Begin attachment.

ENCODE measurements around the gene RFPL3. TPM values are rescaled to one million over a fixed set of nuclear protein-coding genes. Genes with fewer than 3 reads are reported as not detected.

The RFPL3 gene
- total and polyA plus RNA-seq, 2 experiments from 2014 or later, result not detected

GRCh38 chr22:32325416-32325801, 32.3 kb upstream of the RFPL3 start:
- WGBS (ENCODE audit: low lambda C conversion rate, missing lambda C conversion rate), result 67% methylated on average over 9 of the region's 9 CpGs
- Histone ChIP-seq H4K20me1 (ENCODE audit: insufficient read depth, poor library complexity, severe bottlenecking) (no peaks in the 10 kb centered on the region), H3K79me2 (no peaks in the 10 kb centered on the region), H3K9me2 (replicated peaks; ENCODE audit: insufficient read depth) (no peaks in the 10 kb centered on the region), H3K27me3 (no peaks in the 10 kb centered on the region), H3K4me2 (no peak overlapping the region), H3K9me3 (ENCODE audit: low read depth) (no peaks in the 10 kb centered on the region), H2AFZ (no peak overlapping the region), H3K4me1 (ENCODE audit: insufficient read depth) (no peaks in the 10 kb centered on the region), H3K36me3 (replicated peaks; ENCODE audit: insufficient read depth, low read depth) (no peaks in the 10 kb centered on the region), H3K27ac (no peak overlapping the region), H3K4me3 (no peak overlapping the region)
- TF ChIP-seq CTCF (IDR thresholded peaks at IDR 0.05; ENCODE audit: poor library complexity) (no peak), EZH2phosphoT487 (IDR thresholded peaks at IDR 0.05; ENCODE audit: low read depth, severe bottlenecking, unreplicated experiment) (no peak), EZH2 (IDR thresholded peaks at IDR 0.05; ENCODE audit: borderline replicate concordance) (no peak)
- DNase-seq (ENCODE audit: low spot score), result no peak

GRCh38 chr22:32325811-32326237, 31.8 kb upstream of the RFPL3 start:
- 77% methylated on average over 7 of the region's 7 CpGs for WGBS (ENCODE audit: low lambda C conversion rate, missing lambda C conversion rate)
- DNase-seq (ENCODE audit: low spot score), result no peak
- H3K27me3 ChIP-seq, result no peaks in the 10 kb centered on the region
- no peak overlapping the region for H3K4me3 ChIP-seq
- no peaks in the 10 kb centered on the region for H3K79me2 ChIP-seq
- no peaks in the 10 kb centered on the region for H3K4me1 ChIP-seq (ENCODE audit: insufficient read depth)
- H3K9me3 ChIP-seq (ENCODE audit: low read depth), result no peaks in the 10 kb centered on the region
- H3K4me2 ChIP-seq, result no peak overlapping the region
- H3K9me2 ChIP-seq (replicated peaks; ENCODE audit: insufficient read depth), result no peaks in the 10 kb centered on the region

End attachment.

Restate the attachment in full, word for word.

ENCODE measurements around the gene RFPL3. TPM values are rescaled to one million over a fixed set of nuclear protein-coding genes. Genes with fewer than 3 reads are reported as not detected.

The RFPL3 gene
- total and polyA plus RNA-seq, 2 experiments from 2014 or later, result not detected

GRCh38 chr22:32325416-32325801, 32.3 kb upstream of the RFPL3 start:
- WGBS (ENCODE audit: low lambda C conversion rate, missing lambda C conversion rate), result 67% methylated on average over 9 of the region's 9 CpGs
- Histone ChIP-seq H4K20me1 (ENCODE audit: insufficient read depth, poor library complexity, severe bottlenecking) (no peaks in the 10 kb centered on the region), H3K79me2 (no peaks in the 10 kb centered on the region), H3K9me2 (replicated peaks; ENCODE audit: insufficient read depth) (no peaks in the 10 kb centered on the region), H3K27me3 (no peaks in the 10 kb centered on the region), H3K4me2 (no peak overlapping the region), H3K9me3 (ENCODE audit: low read depth) (no peaks in the 10 kb centered on the region), H2AFZ (no peak overlapping the region), H3K4me1 (ENCODE audit: insufficient read depth) (no peaks in the 10 kb centered on the region), H3K36me3 (replicated peaks; ENCODE audit: insufficient read depth, low read depth) (no peaks in the 10 kb centered on the region), H3K27ac (no peak overlapping the region), H3K4me3 (no peak overlapping the region)
- TF ChIP-seq CTCF (IDR thresholded peaks at IDR 0.05; ENCODE audit: poor library complexity) (no peak), EZH2phosphoT487 (IDR thresholded peaks at IDR 0.05; ENCODE audit: low read depth, severe bottlenecking, unreplicated experiment) (no peak), EZH2 (IDR thresholded peaks at IDR 0.05; ENCODE audit: borderline replicate concordance) (no peak)
- DNase-seq (ENCODE audit: low spot score), result no peak

GRCh38 chr22:32325811-32326237, 31.8 kb upstream of the RFPL3 start:
- 77% methylated on average over 7 of the region's 7 CpGs for WGBS (ENCODE audit: low lambda C conversion rate, missing lambda C conversion rate)
- DNase-seq (ENCODE audit: low spot score), result no peak
- H3K27me3 ChIP-seq, result no peaks in the 10 kb centered on the region
- no peak overlapping the region for H3K4me3 ChIP-seq
- no peaks in the 10 kb centered on the region for H3K79me2 ChIP-seq
- no peaks in the 10 kb centered on the region for H3K4me1 ChIP-seq (ENCODE audit: insufficient read depth)
- H3K9me3 ChIP-seq (ENCODE audit: low read depth), result no peaks in the 10 kb centered on the region
- H3K4me2 ChIP-seq, result no peak overlapping the region
- H3K9me2 ChIP-seq (replicated peaks; ENCODE audit: insufficient read depth), result no peaks in the 10 kb centered on the region